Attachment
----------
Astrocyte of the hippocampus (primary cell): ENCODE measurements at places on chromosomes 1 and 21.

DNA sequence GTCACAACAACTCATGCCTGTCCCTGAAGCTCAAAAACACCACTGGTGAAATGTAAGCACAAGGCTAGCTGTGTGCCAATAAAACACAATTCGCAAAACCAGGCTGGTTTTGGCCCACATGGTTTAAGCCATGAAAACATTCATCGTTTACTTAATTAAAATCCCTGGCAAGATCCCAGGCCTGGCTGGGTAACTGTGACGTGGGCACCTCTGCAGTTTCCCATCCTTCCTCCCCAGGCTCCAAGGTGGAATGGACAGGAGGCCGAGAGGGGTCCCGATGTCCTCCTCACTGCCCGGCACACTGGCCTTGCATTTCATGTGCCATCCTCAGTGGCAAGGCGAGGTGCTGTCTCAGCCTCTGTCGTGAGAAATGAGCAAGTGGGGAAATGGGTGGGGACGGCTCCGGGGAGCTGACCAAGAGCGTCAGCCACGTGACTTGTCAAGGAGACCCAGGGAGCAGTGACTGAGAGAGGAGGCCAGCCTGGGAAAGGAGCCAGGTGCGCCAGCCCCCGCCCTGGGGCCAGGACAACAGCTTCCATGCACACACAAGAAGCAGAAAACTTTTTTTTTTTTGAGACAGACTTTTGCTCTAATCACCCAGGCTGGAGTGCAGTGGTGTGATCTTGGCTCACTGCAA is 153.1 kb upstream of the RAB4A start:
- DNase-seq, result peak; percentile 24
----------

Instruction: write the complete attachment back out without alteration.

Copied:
Astrocyte of the hippocampus (primary cell): ENCODE measurements at places on chromosomes 1 and 21.

DNA sequence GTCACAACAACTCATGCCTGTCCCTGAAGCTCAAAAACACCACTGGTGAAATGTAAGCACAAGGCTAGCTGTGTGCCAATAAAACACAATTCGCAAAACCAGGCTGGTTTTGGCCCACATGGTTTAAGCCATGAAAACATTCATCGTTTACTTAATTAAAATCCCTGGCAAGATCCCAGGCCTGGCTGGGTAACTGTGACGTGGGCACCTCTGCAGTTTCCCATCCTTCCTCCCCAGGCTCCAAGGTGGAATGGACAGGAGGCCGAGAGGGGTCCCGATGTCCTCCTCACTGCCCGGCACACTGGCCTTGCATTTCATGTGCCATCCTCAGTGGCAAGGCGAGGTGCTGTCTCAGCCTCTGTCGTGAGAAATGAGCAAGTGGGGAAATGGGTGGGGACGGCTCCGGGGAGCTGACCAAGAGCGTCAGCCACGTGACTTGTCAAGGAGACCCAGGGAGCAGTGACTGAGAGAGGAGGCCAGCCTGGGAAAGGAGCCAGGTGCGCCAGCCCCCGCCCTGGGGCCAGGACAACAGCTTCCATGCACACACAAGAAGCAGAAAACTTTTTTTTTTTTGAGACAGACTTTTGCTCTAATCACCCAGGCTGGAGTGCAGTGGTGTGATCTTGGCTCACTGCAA is 153.1 kb upstream of the RAB4A start:
- DNase-seq, result peak; percentile 24